Major Project: 1968 Chevrolet Camaro

Sometimes cars will come along here at Barn Finds and the general level of preservation suggests that their storage conditions and environment have been close to ideal. At other time you will look at a car and you know immediately that this hasn’t been the case. This Camaro is a good case in point, as even a cursory look at the car indicates that things really have been pretty bad. Located in Trinity, North Carolina, you will find the Camaro listed for sale here on eBay. At the time of writing, bidding is sitting at $6,640, and the reserve hasn’t been met.

Starting with what we can see, there is plenty of surface corrosion present on the Camaro, but that really is the least of our worries. The rockers are pretty bad, as are the quarter panels, the fenders, the trunk lid, and it also looks like rust is beginning to appear around all of the rear windows. What we can’t see are the floors and the frame, but the indications so far don’t appear to be promising.

The more I look at this Camaro, the more convinced that the car has not only been very wet, but it has been like that for quite a while. The interior is complete, and while the covers on the seats look like they are actually quite reasonable, the rest of the interior trim looks extremely sad. In my mind, I am sure that I can smell the distinct odor of mold and mildew that is almost certainly wafting from inside the car. All of this, and we haven’t even considered the impact that rodents may have had. Oh yes, there is certainly evidence that those little critters have been about as well.

The Camaro is a full, numbers-matching car. The original 210hp version of the 327ci V8 is under the hood, backed by the Powerglide transmission. The Camaro is also fitted with power steering, while the debris sitting on top of the intake is plenty of evidence of the previously mentioned rodent infestation. This is so corroded that I don’t know where to start. The owner doesn’t mention whether the engine turns freely, but the sheer level of corrosion on the pulleys indicates that not much has happened for a long time. If external appearances count for anything, I really wouldn’t be at all surprised if the engine is locked. Still, I have been wrong about this sort of thing in the past.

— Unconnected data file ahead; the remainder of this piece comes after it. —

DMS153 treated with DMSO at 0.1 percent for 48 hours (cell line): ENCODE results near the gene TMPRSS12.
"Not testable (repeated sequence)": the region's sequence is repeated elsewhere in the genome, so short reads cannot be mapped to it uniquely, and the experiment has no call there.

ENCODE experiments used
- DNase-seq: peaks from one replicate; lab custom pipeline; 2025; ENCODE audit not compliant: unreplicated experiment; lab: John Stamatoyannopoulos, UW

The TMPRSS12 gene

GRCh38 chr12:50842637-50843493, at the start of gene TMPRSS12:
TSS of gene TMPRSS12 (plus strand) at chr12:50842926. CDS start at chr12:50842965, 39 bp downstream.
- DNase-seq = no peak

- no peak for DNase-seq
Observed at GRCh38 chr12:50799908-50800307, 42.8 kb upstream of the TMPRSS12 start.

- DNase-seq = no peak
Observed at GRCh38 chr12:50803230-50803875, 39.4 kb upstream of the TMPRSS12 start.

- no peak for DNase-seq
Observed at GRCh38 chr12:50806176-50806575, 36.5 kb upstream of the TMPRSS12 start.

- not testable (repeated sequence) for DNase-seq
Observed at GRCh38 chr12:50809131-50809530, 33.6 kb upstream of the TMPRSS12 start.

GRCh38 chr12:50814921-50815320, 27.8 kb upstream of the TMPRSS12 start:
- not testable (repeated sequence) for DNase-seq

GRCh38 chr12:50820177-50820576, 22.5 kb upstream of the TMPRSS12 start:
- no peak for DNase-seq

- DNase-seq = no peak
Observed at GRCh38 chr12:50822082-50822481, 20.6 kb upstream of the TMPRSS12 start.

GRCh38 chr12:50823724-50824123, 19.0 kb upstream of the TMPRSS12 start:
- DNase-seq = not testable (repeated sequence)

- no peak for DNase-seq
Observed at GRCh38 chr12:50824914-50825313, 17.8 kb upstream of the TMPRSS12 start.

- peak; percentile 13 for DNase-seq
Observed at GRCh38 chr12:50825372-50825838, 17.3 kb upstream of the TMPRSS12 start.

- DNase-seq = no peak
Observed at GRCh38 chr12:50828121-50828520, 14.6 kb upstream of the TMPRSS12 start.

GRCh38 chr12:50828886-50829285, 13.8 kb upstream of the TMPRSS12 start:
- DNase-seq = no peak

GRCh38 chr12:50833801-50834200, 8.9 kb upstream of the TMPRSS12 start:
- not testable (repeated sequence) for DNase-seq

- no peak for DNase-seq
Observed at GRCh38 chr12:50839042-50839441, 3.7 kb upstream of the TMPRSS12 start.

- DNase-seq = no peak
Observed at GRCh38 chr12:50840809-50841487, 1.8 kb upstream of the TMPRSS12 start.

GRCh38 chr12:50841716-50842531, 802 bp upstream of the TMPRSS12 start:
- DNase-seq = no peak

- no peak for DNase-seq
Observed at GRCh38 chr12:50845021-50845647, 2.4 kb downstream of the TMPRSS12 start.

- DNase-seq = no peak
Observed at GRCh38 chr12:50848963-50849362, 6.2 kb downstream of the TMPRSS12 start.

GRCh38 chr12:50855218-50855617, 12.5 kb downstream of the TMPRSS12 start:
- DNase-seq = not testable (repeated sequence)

Okay, what do our knowledgeable Barn Finds readers think of this Camaro? What I see is a car that has been left to sit in less than ideal conditions, and is going to require a lot of work to whip back into shape. Is this a car that you would be willing to take on?

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Comments

  1. TimM

    A new body would be a great start for this one!!! $6600 and reserves not met!!!!
    SHOCKER!!!

    7
  2. art

    The person that bid $6640 and the seller both qualify as eternal optimists.
    Looking at the level of corrosion, where does one even begin? And after spending a lot of money, the owner will have a standard, fairly low optioned Camaro, not an RS, not an SS, not even a convertible. Perhaps it will be a labor of love but in my world, I see an endless money pit here.

    15
  3. Peter

    When you can buy a new body for $14k and build your own fresh car, at some point as this being a standard model with out heavy options the process becomes very clear. The seller should have priced this car in the 2-3k range, get rid of it and move on with life. Buyer could pick at it and see what’s left on the carcass. Sometimes, parts cars are all that’s left and this is that no question.

    3
  4. 68custom

    Extensive cowl rust means that this is a rebody IMO. And the fact that it is/was a pretty common camaro not an Rs/SS/z/28 means it is already bid for more than it’s worth. Big project here!

    5
  5. Butch